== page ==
Storytelling Lessons from Captain Phillips

*There are spoilers for the movie Captain Phillips in this post*

I saw the movie Captain Phillips last night.  To sum it up quickly, the movie is based on a true story of an American cargo ship that is hijacked by Somali pirates when traversing around the horn of Africa.  Having not read the book, I’m not sure how much of what is depicted is what really happened, but the movie takes an interesting turn when Captain Phillips is taken hostage by the Somali pirates and they are stuck in a lifeboat together.

If this had been a typical action movie and the pirates were depicted as one-dimensional, it still would have been an interesting movie, but it would have lacked the punch that it had.  One of the biggest storytelling strengths that this movie had was its ability to humanize the antagonists.  Muse is a young Somali man who is both trapped in a life of crime by bosses that demand money and who must set out to prove himself as a capable leader.

And it’s not just Muse that’s humanized.  I can’t remember all of the other characters’ names, but the youth is of particular interest to me.  He enters into this pirate venture with the wide-eyed idealism of youth and the belief in his own invulnerability.  The fear and terror in his eyes as the movie progresses holds the viewer’s attention and makes this youth very real.  The driver of the lifeboat is strong and confident, but fear chips away at him until he is just as scared as the youth.  And, like in real life, not all characters are the same.  The fourth pirate becomes more resolute in his belief that they need to go out with a bang.  He is violent and hot-headed.

There is power in portraying the villains this way.  Yes, they are people doing bad things.  But, they are not bad people.  For the most part, they are people who have made the wrong choices (or maybe never even had the opportunity to make the right choices), and the movie takes the time to highlight this.  These are people.  These are not cardboard cutout villains.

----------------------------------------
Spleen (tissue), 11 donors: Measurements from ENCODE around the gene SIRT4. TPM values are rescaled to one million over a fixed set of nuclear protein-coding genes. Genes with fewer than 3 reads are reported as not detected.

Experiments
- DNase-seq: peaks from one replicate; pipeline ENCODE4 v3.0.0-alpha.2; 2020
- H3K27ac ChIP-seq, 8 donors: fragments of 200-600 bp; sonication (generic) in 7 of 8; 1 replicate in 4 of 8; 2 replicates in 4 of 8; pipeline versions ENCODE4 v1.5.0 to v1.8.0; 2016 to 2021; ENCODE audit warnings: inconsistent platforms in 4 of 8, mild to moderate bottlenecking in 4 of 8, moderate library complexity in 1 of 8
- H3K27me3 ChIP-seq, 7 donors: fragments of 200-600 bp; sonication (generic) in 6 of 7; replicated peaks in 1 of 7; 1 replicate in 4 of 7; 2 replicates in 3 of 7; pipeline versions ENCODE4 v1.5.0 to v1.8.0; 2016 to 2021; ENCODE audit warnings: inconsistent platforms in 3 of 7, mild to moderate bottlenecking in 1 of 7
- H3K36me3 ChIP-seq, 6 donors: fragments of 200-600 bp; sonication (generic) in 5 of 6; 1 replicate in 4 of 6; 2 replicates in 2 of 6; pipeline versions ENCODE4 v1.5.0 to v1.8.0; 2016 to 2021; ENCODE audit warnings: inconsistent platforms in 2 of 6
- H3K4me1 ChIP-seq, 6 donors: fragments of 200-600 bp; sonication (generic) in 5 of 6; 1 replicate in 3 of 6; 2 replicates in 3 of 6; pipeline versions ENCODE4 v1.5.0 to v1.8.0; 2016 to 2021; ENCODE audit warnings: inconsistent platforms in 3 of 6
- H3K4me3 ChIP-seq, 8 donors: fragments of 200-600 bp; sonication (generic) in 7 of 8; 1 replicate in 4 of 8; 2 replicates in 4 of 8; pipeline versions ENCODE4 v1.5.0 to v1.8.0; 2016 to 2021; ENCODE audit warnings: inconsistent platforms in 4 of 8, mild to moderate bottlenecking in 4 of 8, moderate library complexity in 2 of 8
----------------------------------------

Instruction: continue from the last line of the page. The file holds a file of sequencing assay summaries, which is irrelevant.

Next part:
Though they are doing bad things, the realization that they are simply people whose lives have led them to this very moment, possibly due to circumstances beyond their control, suddenly makes it very hard to root for the death of the bad guys.  I wanted Captain Phillips to be rescued, but I didn’t want the pirates to die.

All of this, as it is, would make a great movie.  What made it a phenomenal movie for me, is that they not only humanized the villain, they humanized the hero.  Yes, to some degree, every movie humanizes the hero.  What made this truly exceptional was the Captain Phillip’s state of shock after being rescued and his overwhelming emotional breakdown in the medical ward in the final scene.

Far too often, books and movies depict the hero as near-invincible.  After a dramatic and traumatic event, the hero embraces his/her lover, they share a kiss, and they hobble off screen (or something to that effect).  I find it is very rare to read/watch fiction that shows the strongest hero at his/her moment of greatest weakness.  To cut this from the movie would have done it great disservice.

The breakdown was so real, so true, and so amazingly depicted by Tom Hanks, that I wish that movie had been an hour longer, to examine his attempt to recover and rebuild his life.  This is not a situation one can easily recover from.

And to end the movie at that point, leaving the viewer wanting just a little bit more, is an effective tool to create a satisfying end.  To actually follow through and watch Captain Phillips recover would have removed some of the emotional attachment to the movie.  It would have lost a little of its resonance.

Captain Phillips is an example of good storytelling, an example that has a lot to teach about telling effective stories that resonate with the reader or viewer.  It could have easily been an average movie, it was the skill of storytelling that made it a phenomenal movie.

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